Pro-Israel Groups Promised to Be Active in Democratic Primaries. They Haven’t Done Much Yet.

Pro-Israel Groups Promised to Be Active in Democratic Primaries. They Haven’t Done Much Yet.

After Hamas’ attack on Israel on October 7, pro-Israel political groups put the Jewish state’s harshest critics in the Democratic Party on notice: an avalanche of spending was coming to either depose them or force them to change their stance towards the Middle East.

But the first expected The target of that avalanche, Rep. Summer Lee of Pittsburgh, will face only nominal opposition in Tuesday’s Pennsylvania primary. And while groups like Democratic Majority for Israel and United Democracy Project, an affiliate of the American Israel Public Affairs Committee, have raised tens of millions of dollars to make good on their threats, they have largely refused to spend them.

People involved in this pro-Israel effort say Democrats shouldn’t do this Misunderstand the lack of action against Ms. Lee, a fierce critic of Israel whose western Pennsylvania district includes the Jewish neighborhood of Squirrel Hill, five years after the largest massacre of Jews in American history at the Tree of Life Synagogue is always traumatized.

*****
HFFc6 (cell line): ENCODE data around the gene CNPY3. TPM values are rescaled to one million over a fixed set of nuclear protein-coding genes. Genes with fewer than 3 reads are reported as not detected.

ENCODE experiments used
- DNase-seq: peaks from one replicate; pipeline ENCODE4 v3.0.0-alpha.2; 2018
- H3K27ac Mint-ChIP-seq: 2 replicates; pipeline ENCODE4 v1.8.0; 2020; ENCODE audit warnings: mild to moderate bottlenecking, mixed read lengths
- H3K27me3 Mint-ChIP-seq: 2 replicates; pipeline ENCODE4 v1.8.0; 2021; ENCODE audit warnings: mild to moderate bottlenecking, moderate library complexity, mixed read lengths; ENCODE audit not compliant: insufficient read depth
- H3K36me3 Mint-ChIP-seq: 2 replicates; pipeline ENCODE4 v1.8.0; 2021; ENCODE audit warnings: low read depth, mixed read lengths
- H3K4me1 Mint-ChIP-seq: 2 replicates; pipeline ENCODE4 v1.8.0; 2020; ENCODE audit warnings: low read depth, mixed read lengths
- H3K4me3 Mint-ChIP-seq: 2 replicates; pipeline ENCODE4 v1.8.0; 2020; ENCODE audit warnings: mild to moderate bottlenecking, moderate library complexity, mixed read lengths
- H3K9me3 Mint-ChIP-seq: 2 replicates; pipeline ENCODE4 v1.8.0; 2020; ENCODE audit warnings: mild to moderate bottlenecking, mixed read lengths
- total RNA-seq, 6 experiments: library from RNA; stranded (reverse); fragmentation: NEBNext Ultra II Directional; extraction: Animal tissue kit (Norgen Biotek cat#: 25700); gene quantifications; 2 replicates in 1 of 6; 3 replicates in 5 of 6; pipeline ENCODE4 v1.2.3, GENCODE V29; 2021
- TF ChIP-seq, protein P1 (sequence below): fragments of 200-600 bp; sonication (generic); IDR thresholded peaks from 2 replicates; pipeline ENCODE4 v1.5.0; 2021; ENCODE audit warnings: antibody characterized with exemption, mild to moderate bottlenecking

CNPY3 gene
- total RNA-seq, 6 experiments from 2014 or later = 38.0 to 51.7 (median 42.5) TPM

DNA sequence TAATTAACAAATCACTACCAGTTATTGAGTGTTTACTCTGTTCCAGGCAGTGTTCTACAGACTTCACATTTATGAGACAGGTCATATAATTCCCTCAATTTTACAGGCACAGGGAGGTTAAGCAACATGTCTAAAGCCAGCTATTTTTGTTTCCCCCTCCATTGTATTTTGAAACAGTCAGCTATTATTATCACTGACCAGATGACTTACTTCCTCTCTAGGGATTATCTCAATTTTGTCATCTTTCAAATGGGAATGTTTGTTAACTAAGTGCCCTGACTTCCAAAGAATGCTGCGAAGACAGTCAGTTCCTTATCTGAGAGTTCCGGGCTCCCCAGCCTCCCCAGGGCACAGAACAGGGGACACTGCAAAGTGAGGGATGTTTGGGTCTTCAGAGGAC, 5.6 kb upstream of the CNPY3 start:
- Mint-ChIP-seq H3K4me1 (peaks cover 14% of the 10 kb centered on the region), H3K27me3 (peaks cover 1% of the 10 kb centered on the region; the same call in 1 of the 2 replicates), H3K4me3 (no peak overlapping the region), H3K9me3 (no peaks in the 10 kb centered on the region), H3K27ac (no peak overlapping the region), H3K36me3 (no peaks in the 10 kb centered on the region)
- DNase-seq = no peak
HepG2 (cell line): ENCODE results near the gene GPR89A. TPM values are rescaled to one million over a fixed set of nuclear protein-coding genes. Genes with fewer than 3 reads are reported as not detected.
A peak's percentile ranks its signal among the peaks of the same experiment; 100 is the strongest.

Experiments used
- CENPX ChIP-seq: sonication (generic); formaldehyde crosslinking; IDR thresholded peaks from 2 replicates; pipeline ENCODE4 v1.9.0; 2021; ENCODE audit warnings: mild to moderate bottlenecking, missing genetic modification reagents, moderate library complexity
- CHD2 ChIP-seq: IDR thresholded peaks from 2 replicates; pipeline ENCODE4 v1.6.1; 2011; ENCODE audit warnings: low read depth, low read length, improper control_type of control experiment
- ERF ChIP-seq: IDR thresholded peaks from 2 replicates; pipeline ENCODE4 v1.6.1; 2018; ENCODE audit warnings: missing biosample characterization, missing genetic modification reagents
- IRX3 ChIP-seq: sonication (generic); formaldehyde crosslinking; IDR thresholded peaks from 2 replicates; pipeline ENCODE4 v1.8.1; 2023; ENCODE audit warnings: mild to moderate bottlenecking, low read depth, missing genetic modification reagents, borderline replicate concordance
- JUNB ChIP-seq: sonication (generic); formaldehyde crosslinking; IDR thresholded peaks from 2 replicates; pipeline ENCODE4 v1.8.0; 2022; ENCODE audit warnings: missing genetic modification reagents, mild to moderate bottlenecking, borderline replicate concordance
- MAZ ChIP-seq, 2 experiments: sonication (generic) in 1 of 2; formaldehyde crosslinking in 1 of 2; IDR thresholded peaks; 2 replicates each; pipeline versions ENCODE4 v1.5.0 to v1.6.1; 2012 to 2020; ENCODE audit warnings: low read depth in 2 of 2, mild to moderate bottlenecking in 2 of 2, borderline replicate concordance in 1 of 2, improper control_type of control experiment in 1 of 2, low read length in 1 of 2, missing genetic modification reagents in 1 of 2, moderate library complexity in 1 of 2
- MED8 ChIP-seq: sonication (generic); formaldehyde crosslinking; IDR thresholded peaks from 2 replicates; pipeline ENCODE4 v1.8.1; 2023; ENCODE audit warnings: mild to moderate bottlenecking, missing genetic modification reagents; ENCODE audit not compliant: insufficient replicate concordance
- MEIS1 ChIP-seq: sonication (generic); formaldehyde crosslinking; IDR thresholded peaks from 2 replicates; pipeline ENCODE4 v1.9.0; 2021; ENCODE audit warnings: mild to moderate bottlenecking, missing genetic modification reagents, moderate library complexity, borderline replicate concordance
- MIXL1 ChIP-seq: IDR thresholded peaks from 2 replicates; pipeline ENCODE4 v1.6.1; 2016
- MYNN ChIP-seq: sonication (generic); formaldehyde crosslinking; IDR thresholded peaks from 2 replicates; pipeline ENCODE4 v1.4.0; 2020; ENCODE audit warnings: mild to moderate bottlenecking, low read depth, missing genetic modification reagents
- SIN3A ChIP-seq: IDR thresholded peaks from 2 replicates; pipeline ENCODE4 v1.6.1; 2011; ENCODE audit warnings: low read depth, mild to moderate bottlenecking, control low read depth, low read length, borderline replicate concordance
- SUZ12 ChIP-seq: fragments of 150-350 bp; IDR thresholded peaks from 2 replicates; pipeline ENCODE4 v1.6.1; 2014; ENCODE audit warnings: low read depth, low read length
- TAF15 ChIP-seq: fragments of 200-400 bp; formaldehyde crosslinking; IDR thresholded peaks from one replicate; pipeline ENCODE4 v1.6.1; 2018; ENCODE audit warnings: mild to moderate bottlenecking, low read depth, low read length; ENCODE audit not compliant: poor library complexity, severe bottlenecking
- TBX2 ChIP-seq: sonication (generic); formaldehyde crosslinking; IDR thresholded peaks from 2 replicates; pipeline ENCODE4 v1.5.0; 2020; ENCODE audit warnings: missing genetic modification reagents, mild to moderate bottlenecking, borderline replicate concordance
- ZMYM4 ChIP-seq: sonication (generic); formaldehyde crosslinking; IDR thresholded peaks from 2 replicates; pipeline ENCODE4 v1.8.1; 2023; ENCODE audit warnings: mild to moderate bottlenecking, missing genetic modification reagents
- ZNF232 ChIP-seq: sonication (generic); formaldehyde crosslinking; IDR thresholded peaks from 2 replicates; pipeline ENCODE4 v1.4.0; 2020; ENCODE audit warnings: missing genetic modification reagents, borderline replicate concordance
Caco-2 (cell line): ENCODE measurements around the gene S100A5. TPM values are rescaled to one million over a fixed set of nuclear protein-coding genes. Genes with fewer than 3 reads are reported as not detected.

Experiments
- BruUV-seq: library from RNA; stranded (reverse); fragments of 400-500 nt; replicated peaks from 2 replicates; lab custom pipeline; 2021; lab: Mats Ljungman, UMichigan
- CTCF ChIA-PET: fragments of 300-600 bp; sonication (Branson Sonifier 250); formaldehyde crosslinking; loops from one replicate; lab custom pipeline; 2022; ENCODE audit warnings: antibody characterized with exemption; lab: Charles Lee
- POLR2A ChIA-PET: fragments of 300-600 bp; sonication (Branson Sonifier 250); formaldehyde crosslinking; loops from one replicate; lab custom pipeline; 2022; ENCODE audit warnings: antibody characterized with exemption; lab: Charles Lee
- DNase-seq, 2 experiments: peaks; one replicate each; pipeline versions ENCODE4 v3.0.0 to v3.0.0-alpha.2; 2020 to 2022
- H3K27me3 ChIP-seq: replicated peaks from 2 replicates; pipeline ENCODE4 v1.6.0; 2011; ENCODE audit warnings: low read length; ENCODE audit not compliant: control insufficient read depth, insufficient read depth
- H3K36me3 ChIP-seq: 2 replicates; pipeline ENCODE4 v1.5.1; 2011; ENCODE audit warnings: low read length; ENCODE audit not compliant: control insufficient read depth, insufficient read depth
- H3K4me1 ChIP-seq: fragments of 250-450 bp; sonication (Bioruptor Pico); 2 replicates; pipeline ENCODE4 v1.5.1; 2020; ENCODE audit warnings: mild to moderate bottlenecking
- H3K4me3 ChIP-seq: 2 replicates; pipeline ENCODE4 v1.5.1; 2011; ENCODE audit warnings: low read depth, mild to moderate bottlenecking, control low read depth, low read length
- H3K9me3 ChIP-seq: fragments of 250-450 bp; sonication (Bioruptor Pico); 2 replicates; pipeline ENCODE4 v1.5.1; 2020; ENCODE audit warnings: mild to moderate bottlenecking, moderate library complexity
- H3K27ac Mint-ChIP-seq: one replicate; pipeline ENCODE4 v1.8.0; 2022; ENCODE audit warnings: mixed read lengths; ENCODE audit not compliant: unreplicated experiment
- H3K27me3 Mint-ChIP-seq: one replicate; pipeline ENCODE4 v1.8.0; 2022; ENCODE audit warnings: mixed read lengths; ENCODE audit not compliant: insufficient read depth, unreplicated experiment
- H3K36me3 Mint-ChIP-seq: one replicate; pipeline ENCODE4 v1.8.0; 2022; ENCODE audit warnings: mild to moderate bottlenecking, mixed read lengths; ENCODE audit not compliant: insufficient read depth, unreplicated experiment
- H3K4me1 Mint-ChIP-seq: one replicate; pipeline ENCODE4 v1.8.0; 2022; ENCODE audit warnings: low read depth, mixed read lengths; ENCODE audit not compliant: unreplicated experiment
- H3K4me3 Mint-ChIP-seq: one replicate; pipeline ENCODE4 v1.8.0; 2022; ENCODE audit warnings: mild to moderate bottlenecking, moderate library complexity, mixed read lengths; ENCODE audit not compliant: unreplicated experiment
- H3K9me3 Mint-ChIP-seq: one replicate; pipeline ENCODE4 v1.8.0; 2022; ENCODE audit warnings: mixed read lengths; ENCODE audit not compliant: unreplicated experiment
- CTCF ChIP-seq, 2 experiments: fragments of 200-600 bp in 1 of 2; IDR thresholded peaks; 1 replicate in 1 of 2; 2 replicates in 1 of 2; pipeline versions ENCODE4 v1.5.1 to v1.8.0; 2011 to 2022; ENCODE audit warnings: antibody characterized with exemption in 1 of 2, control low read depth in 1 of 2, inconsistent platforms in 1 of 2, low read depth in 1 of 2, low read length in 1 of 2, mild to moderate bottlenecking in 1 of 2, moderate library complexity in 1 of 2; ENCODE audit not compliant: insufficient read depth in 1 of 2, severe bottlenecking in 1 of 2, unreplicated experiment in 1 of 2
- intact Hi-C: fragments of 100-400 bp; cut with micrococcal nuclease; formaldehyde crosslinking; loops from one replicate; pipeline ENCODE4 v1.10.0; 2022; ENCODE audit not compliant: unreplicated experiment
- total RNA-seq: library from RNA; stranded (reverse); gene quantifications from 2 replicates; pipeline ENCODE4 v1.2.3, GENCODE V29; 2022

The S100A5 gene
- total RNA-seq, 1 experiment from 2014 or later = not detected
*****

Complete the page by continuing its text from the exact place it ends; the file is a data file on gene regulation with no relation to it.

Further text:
Pro-Israel groups failed to recruit an experienced, well-known primary opponent for Ms. Lee. This will not be the case in upcoming primaries, particularly those of Rep. Jamaal Bowman in New York in June and Rep. Cori Bush in Missouri in August.

But there is another factor: Since the war in Gaza began, the politics surrounding Israel have changed significantly, particularly in the Democratic primaries. According to the Gaza Ministry of Health, six months of harsh retaliatory measures in Gaza have left more than 31,000 Palestinians dead. Democratic leaders since President Biden are far more likely to encounter pro-Palestinian protesters than pro-Israel protesters.

On Saturday, 37 Democrats in the House of Representatives voted against providing military aid to Israel.